An insolvency lawyer informed that the infectious spread of the FTX Group failure may still be ongoing since clawback clauses might require companies and investors to refund billions of dollars that were invested in the months before the collapse of the cryptocurrency exchange.
A “clawback” is a term used to describe monies that have been disbursed that must be repaid due to unique situations or occurrences, such as an insolvent business that must recover payments disbursed within 90 days of filing for Chapter 11. The 90-day window is increased to a year if the creditor is an insider.
Therefore, transfers made by FTX to other parties, such as the $2.1 billion it paid to Binance when it sold its Series A investment in FTX, might be subject to a clawback request by creditors.
In a recent interview with CNBC, Changpeng “CZ” Zhao, CEO of Binance, downplayed worries about the return of the money by stating that Binance’s attorneys should handle it.
According to bankruptcy lawyer Mark Pfeiffer, a member of the Blockchain and Crypto Assets Practice group at law firm Buchanan Ingersoll & Rooney, in the case of a clawback to collect money for creditors, the bankruptcy court might demand the return of the crypto assets or the money equivalent to the value of the crypto transferred.
Pfeiffer stated that it was unclear if the quantity would correspond to the value if the court ordered the defendant to pay the value. As a result, the court would need to assess the assets’ worth based on the date of the transfer, the filing of the bankruptcy or the litigation, or the entry of the judgment. The bankruptcy attorney claims:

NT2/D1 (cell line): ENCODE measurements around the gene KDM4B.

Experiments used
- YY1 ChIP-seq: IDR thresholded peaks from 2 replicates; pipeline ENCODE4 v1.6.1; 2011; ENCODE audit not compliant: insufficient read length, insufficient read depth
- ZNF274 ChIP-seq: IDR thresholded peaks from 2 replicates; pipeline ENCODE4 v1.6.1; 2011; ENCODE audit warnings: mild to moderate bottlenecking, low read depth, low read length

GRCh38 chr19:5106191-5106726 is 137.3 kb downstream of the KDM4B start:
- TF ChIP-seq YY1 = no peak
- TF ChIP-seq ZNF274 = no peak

Customers bear the danger of having to return cryptocurrency, which exposes them to the risk that the value of the cryptocurrency may rise when they liquidate their cryptocurrency for cash.”
He went on to say that;
“Customers who possess cryptocurrency to incur the possibility of refunding cash to the court even if their cryptocurrency may not be liquidated for the full amount of the verdict. In other words, if they predict incorrectly, they might, no matter what they do, make their issues worse.”
As the bankruptcy action moves forward, several more companies, including Silvergate Bank, may be asked to refund money.
According to experts with high-level experience, FTX clients filed a complaint in December alleging that the bank assisted the now-defunct cryptocurrency exchange in fraudulent operations through erroneous payment transfers.
Pfeiffer described three primary forms of clawback to Cointelegraph. Any transfer of property made to a creditor within 90 days of the bankruptcy while the debtor was insolvent may be avoided by using the first preference under Section 547 of the Bankruptcy Code.
A preference claim can be defended in a number of ways. The most frequent scenario is when a transfer occurs naturally in the course of business. However, it’s debatable whether a de facto “run on the bank” would be acceptable, according to Pfeiffer.